1:700 SCALE NAVAL DIORAMAS Part 7 - A Harbour Scenario
Chris Drage explains how to build these miniatures
Operation Halberd 1942 featured the British cruisers Sheffield, Edinburgh and Kenya. These are 1:700 scale models and show what can be achieved just by working on a kitchen table.
The one big advantage of depicting ships in a harbour is that you can include a great deal of activity around them. Cranes may be loading or unloading, gangways might be deployed to welcome visiting launches and whalers can be moored at the stern, or alongside, awaiting a crew. Similarly, it gives you the excuse to introduce more vessels into the mix and the motivation for this diorama was twofold:
First, I wanted to include three new models, two of which were the latest Skytrex white metal castings, the other being White Ensign Models’ latest K Class destroyer multimedia kit and the second motivator? Was there an excuse for including all three in one diorama?
As it so happened during 1941, all three ships could have been in port at Alexandria in Egypt at the same time, and I had photograph of HMS Ajax sporting a most flamboyant WWI style of dazzle camouflage with HMS Kimberley (K Class destroyer) also just visible in the image. It could quite feasibly have happened that HMS Naiad would have been entering harbour after having been withdrawn from Arctic duties and sent to join these elements of the Mediterranean Fleet at that time. Mind you, some artistic licence should always be allowed with dioramas!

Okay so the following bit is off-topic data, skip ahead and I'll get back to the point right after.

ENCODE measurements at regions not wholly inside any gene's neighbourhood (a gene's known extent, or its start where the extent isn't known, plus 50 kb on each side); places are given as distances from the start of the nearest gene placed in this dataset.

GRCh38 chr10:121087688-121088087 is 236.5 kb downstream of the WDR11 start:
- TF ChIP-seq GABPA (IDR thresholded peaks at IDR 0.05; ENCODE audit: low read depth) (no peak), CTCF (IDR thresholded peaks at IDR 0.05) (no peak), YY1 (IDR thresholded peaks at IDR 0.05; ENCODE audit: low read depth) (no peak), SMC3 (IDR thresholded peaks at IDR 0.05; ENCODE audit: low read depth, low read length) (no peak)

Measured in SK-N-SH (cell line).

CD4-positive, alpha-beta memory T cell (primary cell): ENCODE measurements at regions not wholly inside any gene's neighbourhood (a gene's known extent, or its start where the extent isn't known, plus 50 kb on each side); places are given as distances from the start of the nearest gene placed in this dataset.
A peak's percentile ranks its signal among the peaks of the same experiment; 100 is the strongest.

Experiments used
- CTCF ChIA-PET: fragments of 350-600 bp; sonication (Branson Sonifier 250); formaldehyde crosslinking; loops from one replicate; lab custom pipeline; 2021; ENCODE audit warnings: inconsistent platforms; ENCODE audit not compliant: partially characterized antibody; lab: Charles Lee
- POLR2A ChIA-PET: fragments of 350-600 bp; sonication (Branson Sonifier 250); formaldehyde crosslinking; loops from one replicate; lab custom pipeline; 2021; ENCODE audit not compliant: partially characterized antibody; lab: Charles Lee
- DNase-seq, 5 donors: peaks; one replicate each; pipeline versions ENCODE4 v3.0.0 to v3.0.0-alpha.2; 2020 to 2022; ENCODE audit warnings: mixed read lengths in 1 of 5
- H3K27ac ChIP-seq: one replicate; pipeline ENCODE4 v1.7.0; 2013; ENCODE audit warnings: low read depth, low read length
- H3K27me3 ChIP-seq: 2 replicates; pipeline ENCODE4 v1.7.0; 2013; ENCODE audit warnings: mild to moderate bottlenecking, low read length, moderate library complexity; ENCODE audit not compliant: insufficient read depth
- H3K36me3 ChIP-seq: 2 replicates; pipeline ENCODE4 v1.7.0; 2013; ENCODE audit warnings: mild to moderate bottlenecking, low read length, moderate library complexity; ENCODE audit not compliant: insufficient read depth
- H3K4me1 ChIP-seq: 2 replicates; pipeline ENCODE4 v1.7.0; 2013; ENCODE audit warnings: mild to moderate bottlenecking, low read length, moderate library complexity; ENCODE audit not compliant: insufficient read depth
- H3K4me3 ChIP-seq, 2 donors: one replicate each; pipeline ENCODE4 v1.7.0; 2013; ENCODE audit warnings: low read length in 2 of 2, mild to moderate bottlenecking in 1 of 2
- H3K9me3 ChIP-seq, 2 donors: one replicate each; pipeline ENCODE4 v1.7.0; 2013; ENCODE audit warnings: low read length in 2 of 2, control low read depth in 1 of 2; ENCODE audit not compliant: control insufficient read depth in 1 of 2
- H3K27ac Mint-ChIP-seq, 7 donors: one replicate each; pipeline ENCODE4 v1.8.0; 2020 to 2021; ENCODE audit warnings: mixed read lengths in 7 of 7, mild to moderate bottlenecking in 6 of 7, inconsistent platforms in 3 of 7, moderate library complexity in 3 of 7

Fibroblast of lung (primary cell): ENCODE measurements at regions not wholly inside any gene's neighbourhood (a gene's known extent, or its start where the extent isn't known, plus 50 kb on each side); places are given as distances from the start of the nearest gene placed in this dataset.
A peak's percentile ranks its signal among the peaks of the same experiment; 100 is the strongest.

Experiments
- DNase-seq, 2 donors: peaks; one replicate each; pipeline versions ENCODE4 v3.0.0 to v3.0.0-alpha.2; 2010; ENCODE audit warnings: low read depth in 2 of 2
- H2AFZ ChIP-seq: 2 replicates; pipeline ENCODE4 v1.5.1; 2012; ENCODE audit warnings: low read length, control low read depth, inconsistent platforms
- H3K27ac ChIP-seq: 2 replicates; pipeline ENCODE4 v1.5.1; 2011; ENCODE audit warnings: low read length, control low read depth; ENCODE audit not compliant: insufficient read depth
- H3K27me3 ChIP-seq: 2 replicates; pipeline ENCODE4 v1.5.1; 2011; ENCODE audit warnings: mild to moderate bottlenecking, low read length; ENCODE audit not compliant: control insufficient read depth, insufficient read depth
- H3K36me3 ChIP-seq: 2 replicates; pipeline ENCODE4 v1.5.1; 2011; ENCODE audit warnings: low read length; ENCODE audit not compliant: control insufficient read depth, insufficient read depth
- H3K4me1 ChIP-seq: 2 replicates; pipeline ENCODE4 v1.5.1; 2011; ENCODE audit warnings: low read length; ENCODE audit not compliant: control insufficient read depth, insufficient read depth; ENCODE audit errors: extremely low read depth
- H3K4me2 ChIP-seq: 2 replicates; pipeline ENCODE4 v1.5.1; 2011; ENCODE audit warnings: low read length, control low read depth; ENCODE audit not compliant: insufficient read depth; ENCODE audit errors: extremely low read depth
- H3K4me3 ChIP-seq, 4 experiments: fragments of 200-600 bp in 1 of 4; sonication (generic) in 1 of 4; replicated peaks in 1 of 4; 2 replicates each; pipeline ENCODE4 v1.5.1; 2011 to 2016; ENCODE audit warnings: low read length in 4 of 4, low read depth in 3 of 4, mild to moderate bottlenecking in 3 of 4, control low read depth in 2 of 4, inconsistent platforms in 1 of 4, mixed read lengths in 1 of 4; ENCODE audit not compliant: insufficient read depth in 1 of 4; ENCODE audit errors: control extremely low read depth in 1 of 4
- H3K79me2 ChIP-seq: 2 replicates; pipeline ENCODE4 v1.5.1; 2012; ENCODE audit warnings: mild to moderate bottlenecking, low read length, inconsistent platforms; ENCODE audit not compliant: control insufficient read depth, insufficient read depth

Alexandria Harbour June 1941
These were hard times in the Mediterranean for the Royal Navy. HMS Ajax lead a charmed life throughout WW2 and none more so than during the Crete campaign when without air cover, the RN had to evacuate the British forces to Alexandria as well as ensure that supplies got through to the beleaguered Nile Army. HMS Ajax had been in the heat of many actions, sustaining more near misses from bombs than anyone dared count andthis lucky ship by early-June 1941 was in Alexandria Harbour anchored in close company with HMS Kimberley, but this was to be a short respite. HMS Naiad made her debut in the Mediterranean theatre as escort to a through convoy (Operation Tiger) with HMS Queen Elizabeth and HMS Fiji in May 1941. On arrival at Alexandria, she hoisted the flag of Rear Admiral B. King in command of Force C, together with HMAS Perth and four destroyers, and soon received her baptism of fire, sustaining in one two-hour period no less than 97 bombing near misses during the Crete operations.
This is the finished diorama with HMS Ajax and HMS Kimberley at anchor and HMS Naiad steaming into the harbour.
Read the full article in Model Boats October 2017
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